You know, I could swear I wrote something about Legion of Super Heroes, before, but I can’t find it now. So it’s possible that I just imagined the whole thing. I have a very active imagination, you know. (Some of my previous imaginings include such far-fetched scenarios as being all caught up on the laundry and neither of the children getting sick for the entire winter. Ha!)
Anyway, if I had talked about Legion, it most likely would’ve gone something like this: Wah wah wah, I am sad about Teen Titans being cancelled, but there is a small chance that Legion of Super Heroes will fill this hole in my heart.
(I’d like to tell you it would’ve made more sense than that, but I’m afraid that’s pretty much what I would’ve said.)
I don’t know if they’ve truly filled the hole, but they are just the kind of entertainment that someone who, say, grew up on Super Friends and later enjoyed Teen Titans might really get into. Its roots are in “old school” comics, while still bringing in plenty of what makes a modern kids’ show appealing.
if you haven’t seen it, don’t take my word for it—check out the recent interviews over at CBR’s The Comic Reel.
First, producer James Tucker talks about how gratifying the project has been:
“Having worked most of my animation career on the DCUA shows, I wasn’t expecting the fan reaction to be so positive,” Tucker told CBR News. “I was thoroughly prepared to stay away from the message boards for the duration of the series, but I couldn’t help myself and peeked the Sunday after the premiere. One of the most gratifying things about the positive response has been the amount of parents who say they are enjoying the show with their kids. ‘Legion’ is the perfect property to do a light-hearted, child friendly take on and I’m glad we didn’t over think the premise or mess around with the formula too much.”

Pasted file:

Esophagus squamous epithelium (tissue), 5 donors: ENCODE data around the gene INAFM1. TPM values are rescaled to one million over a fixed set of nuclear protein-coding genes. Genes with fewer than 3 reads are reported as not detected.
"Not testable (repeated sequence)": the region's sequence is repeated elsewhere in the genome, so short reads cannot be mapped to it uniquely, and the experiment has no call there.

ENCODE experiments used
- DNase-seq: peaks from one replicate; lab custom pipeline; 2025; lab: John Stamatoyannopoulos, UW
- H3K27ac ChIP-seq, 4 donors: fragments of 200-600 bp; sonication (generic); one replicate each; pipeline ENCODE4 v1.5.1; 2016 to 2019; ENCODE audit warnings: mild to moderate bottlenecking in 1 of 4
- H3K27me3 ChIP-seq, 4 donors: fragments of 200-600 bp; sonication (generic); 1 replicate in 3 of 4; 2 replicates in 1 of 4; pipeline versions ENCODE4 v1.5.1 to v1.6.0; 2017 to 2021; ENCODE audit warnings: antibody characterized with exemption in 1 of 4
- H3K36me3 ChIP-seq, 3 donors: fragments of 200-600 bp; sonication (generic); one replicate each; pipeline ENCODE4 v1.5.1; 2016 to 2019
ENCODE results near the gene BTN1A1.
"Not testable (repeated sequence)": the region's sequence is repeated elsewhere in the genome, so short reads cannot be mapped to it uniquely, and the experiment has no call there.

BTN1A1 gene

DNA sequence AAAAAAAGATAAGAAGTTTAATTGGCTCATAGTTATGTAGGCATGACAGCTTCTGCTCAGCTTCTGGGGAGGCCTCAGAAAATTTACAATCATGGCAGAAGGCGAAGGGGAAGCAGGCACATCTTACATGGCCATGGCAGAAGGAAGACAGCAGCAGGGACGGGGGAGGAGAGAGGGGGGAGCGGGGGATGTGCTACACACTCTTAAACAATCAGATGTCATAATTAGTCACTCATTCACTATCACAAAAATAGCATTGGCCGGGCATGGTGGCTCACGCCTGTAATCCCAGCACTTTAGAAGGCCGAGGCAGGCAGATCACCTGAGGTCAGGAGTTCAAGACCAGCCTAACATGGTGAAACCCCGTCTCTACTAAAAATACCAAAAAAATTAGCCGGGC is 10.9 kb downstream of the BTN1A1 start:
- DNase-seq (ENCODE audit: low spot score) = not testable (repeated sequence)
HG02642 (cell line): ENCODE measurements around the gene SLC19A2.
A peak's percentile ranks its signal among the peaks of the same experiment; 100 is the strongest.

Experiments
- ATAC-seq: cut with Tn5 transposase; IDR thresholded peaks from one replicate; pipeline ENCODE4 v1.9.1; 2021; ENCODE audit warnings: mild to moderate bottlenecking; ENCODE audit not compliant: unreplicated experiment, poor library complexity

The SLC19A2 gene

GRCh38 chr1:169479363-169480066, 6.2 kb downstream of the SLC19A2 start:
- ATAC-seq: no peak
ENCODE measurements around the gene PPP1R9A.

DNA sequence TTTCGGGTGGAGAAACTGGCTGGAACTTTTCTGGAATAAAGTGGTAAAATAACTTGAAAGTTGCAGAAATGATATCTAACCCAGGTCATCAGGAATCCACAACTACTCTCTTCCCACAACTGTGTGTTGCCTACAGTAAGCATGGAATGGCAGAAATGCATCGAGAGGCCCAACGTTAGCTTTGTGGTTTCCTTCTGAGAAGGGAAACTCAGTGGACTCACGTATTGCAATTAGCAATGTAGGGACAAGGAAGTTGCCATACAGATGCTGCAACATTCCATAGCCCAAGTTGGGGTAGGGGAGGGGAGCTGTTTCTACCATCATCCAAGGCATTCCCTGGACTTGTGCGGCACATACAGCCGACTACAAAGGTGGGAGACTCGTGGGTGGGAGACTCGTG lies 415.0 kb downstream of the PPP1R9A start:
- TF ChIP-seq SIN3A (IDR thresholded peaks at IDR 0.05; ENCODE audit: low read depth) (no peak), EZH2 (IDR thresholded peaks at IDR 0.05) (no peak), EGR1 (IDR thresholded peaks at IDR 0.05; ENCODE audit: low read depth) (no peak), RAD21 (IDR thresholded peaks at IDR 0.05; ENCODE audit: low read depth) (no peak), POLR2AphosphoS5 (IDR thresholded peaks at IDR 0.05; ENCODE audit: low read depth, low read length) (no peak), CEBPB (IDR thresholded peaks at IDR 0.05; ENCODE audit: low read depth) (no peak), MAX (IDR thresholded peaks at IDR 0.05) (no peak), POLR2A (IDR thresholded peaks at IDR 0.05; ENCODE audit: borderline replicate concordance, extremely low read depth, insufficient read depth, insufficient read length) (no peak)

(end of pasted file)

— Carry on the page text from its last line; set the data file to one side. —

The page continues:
And then he reflects on one of the differences between Legion and Titans:
“I think it’s the fact that this is a group made up of the best of the best. Not anyone can be a Legionnaire. In the comics in particular, it was a grueling process just to be accepted. So in that way it’s probably the only book that mirrors what it feels like to be in high school, on the cusp of adulthood and striving to be the best, and fit in with your peers. Oh, and also all the crushing that goes on between the members really echoes the feelings of being teenagers. Titans, on the other hand, originally, was about sidekicks who formed their own group to get out the shadows of their mentors. That has more to do with parent/child relations. I suppose Legion is the idealized version of teenhood in a structured high school setting, which is something that was a particularly good fit for the kind of show KidsWB has wanted for a while.”
Next, Story Editor Rob Hoegee weighs in on the important matters:
When asked how he chose which characters to focus on, Hoegee, explained, “It’s a lot like casting a sitcom. You look at who works well together and go with it. We knew Superman would always be standing at the center, so a large part of the decisions were based on creating a team around him. They needed to be equally iconic. One look at them should give you a pretty good idea of who they are and what their power is – or at least set your imagination off to work. I love all of the characters, but Bouncing Boy and Brainiac 5 I have a special fondness for.”
And he finishes out the interview with a teaser, so take note if you’re a fan:
“Lots of new characters, that’s for sure,” he said of what to expect. “We’ve got a two-part season finale that promises to be a real knockout. We actually get a bit epic in the last three episodes, with writing duties split between Amy Wolfram, David Slack and myself. As far as hints, I’ve noticed in the fan feedback to our ‘Timber Wolf’ episode many were wondering why we set the story on the planet Raal instead of Zoon. This wasn’t an oversight. You’ll find our why in episode 9.”
I dunno. It all sounds good, and we do enjoy the show. But I can’t help feeling that it would be even better if they added in a super hero monkey. Right? Who’s with me?